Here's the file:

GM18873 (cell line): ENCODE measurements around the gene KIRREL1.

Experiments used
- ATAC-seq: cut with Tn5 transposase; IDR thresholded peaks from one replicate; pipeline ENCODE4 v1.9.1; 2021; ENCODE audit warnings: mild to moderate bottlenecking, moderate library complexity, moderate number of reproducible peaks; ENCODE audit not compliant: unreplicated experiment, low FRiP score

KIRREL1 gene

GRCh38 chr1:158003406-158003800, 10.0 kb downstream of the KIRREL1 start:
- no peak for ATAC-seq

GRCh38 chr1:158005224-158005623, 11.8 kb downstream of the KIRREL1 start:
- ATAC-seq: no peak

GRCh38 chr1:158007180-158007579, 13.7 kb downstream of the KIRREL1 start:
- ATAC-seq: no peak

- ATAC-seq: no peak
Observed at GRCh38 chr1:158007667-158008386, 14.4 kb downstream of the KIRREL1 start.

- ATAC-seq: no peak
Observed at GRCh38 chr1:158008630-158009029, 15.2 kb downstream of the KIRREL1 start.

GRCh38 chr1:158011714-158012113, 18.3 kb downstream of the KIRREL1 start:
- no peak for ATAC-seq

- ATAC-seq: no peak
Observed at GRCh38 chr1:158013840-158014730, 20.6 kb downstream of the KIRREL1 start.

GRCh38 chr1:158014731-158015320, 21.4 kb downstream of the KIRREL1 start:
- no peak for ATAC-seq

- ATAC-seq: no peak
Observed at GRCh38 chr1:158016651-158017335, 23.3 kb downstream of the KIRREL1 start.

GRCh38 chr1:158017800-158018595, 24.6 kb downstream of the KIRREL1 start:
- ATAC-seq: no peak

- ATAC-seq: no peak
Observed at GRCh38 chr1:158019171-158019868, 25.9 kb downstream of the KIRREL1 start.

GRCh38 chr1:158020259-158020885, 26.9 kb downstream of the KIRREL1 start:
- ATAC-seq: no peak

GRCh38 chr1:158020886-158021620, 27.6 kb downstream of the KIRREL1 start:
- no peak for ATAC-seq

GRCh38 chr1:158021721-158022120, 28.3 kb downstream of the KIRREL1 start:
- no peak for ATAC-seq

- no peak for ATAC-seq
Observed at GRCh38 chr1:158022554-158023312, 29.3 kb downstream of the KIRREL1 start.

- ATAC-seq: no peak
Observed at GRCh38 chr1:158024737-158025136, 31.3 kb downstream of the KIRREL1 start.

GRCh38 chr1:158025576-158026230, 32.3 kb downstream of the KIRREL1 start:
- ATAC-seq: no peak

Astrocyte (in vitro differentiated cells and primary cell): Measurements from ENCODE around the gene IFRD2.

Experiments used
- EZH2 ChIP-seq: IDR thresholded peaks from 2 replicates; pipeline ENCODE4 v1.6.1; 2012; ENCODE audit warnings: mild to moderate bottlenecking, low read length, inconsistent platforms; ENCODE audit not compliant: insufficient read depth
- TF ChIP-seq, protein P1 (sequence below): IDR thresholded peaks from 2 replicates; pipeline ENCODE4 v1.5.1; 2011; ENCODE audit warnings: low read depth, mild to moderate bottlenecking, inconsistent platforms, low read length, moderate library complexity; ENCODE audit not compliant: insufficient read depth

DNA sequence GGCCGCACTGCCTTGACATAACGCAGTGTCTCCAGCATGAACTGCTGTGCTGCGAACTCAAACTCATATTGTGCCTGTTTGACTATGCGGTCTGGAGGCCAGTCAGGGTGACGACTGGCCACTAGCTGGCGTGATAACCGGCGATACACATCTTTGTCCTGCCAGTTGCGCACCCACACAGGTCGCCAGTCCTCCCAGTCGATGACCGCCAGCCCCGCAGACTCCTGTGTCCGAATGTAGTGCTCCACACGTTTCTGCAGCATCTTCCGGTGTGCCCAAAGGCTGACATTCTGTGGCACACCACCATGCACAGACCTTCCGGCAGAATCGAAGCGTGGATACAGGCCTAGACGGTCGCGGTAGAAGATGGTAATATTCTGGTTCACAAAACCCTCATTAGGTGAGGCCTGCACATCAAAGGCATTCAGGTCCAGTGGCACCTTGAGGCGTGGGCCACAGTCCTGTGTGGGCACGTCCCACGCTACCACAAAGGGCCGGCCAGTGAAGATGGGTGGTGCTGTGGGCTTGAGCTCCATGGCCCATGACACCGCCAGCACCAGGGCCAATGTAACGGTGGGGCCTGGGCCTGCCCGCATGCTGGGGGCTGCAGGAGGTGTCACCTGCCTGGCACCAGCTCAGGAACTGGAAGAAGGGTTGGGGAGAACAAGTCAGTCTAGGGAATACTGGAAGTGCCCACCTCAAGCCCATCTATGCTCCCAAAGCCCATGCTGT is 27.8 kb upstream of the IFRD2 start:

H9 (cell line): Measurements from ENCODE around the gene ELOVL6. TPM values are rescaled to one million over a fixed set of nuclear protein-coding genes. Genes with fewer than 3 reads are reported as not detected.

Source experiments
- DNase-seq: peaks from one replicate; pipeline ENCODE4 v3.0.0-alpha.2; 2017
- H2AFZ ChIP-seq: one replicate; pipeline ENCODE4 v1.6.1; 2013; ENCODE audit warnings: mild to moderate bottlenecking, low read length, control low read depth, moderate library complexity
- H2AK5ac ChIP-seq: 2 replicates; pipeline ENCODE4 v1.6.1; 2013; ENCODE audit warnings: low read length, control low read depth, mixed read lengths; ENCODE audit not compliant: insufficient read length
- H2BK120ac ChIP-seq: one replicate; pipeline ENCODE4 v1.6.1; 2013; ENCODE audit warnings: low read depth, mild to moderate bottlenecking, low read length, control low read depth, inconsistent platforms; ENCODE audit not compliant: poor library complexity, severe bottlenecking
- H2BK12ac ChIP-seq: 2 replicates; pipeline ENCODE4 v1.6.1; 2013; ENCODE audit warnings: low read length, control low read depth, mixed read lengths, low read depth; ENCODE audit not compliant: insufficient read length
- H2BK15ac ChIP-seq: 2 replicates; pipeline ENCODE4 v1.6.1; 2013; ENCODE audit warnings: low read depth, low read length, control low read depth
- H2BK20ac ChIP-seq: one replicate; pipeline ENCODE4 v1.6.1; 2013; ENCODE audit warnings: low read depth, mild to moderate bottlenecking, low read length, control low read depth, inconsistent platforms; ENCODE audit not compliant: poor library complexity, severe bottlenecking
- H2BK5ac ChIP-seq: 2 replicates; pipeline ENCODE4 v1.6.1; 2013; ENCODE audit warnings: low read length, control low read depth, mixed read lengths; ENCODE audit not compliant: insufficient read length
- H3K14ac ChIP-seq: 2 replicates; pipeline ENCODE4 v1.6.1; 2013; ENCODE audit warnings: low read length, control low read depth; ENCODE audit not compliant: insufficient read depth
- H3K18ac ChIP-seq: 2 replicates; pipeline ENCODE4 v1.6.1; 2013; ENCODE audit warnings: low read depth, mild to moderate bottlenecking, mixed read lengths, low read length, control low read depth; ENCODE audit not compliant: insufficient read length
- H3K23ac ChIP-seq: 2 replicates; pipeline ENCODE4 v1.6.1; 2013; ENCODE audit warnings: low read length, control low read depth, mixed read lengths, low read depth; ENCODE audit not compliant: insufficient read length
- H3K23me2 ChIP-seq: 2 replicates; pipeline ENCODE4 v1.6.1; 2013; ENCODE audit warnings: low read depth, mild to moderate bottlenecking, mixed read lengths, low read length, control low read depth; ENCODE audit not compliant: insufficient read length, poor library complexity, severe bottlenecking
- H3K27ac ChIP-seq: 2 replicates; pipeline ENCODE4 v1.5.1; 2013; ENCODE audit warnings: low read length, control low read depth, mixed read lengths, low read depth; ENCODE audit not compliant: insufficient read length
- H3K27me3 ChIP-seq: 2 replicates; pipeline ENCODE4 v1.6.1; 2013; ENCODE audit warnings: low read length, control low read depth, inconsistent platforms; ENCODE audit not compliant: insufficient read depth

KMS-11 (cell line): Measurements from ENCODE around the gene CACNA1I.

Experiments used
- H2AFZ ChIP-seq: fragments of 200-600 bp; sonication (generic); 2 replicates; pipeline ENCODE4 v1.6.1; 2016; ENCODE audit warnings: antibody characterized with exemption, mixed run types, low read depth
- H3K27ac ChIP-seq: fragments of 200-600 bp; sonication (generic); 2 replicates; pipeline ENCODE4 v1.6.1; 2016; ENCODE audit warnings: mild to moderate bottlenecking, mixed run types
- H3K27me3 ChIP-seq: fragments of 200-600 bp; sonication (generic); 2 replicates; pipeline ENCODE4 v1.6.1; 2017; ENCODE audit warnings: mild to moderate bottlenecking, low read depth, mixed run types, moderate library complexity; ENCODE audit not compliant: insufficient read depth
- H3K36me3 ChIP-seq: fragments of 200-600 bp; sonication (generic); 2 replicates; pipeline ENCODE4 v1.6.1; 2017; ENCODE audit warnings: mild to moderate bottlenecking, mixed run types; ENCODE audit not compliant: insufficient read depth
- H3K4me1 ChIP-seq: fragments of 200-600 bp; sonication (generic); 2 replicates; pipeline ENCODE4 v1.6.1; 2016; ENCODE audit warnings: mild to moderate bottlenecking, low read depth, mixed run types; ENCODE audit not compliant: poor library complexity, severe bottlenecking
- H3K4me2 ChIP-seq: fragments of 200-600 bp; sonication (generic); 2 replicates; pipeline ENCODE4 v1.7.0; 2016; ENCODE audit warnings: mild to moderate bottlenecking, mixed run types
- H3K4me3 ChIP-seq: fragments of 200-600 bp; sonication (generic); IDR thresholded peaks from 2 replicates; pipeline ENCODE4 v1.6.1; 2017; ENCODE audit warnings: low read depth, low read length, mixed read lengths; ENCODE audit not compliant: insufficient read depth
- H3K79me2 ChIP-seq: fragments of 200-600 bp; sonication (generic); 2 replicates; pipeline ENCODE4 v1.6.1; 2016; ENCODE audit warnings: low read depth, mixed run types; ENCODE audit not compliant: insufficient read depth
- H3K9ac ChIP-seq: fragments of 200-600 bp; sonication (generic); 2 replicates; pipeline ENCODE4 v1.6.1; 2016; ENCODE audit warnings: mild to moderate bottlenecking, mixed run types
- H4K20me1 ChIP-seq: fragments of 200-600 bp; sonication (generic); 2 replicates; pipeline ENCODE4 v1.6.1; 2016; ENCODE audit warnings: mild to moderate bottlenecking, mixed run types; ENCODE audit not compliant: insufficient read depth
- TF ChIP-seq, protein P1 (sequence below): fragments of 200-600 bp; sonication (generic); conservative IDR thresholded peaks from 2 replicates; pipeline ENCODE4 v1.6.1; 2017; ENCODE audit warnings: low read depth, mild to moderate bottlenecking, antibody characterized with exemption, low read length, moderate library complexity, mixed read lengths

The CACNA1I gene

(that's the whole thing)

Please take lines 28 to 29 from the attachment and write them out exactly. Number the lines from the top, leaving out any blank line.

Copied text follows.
- ATAC-seq: no peak

GRCh38 chr1:158020886-158021620, 27.6 kb downstream of the KIRREL1 start: